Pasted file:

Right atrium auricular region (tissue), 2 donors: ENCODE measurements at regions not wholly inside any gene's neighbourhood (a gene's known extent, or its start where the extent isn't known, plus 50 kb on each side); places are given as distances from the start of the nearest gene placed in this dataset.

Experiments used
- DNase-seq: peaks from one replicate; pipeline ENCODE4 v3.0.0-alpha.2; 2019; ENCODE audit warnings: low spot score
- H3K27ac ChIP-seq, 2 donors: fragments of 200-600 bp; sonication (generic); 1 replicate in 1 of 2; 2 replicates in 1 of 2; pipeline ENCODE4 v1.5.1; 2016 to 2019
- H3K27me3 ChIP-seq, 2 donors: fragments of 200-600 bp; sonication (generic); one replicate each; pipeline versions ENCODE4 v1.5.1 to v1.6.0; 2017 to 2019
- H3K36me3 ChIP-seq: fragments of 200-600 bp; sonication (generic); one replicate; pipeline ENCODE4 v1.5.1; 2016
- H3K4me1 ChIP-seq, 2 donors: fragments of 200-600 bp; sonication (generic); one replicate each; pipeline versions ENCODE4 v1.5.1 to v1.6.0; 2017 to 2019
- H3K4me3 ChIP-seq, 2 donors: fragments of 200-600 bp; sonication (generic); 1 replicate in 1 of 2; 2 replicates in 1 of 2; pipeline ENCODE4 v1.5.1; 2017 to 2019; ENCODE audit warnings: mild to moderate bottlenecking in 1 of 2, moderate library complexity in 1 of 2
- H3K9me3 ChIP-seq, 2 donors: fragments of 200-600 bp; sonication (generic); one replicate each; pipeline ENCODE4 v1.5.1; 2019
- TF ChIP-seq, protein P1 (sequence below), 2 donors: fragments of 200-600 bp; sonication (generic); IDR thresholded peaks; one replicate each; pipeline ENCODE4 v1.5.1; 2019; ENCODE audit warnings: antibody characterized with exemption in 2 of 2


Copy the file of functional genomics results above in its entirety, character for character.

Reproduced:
Right atrium auricular region (tissue), 2 donors: ENCODE measurements at regions not wholly inside any gene's neighbourhood (a gene's known extent, or its start where the extent isn't known, plus 50 kb on each side); places are given as distances from the start of the nearest gene placed in this dataset.

Experiments used
- DNase-seq: peaks from one replicate; pipeline ENCODE4 v3.0.0-alpha.2; 2019; ENCODE audit warnings: low spot score
- H3K27ac ChIP-seq, 2 donors: fragments of 200-600 bp; sonication (generic); 1 replicate in 1 of 2; 2 replicates in 1 of 2; pipeline ENCODE4 v1.5.1; 2016 to 2019
- H3K27me3 ChIP-seq, 2 donors: fragments of 200-600 bp; sonication (generic); one replicate each; pipeline versions ENCODE4 v1.5.1 to v1.6.0; 2017 to 2019
- H3K36me3 ChIP-seq: fragments of 200-600 bp; sonication (generic); one replicate; pipeline ENCODE4 v1.5.1; 2016
- H3K4me1 ChIP-seq, 2 donors: fragments of 200-600 bp; sonication (generic); one replicate each; pipeline versions ENCODE4 v1.5.1 to v1.6.0; 2017 to 2019
- H3K4me3 ChIP-seq, 2 donors: fragments of 200-600 bp; sonication (generic); 1 replicate in 1 of 2; 2 replicates in 1 of 2; pipeline ENCODE4 v1.5.1; 2017 to 2019; ENCODE audit warnings: mild to moderate bottlenecking in 1 of 2, moderate library complexity in 1 of 2
- H3K9me3 ChIP-seq, 2 donors: fragments of 200-600 bp; sonication (generic); one replicate each; pipeline ENCODE4 v1.5.1; 2019
- TF ChIP-seq, protein P1 (sequence below), 2 donors: fragments of 200-600 bp; sonication (generic); IDR thresholded peaks; one replicate each; pipeline ENCODE4 v1.5.1; 2019; ENCODE audit warnings: antibody characterized with exemption in 2 of 2